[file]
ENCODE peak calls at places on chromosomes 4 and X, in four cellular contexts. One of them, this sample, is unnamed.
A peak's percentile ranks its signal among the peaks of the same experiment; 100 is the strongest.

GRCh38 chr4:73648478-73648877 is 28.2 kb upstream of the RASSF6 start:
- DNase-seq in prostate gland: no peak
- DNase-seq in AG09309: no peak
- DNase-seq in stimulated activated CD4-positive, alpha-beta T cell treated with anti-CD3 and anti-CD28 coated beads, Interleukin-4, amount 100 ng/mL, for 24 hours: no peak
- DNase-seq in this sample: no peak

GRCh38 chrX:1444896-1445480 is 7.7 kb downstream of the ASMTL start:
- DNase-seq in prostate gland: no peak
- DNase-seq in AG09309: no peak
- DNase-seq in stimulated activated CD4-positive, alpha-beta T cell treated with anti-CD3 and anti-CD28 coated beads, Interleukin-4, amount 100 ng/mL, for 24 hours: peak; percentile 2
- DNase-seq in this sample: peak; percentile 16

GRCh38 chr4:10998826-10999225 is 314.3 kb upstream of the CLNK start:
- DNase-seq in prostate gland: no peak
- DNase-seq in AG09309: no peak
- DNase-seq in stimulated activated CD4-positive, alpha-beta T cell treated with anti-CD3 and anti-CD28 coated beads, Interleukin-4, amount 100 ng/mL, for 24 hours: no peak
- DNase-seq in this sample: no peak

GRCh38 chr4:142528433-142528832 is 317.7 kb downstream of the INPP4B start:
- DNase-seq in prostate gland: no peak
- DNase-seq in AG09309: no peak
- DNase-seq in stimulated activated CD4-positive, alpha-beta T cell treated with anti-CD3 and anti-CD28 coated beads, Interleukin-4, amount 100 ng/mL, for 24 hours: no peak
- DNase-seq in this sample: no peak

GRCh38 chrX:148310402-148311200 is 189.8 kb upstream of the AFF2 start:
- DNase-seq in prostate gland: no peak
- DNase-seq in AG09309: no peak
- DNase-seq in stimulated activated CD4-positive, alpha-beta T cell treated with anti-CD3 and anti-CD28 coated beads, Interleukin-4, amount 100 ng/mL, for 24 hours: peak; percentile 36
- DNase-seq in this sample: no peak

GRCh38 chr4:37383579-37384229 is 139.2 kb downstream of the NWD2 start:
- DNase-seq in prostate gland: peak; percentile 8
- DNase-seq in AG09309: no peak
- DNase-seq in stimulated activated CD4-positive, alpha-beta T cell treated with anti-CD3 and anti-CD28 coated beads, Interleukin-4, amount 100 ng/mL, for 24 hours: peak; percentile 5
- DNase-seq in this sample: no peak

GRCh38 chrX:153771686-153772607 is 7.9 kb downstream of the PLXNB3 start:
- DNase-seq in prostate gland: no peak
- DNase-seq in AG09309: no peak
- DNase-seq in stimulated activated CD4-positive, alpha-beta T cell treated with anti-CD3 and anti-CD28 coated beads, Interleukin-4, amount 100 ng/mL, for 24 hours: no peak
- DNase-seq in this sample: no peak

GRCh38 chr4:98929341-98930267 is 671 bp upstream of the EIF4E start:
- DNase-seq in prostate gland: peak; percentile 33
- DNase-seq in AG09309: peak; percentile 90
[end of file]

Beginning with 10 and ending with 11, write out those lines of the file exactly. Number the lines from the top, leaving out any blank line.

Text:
- DNase-seq in AG09309: no peak
- DNase-seq in stimulated activated CD4-positive, alpha-beta T cell treated with anti-CD3 and anti-CD28 coated beads, Interleukin-4, amount 100 ng/mL, for 24 hours: peak; percentile 2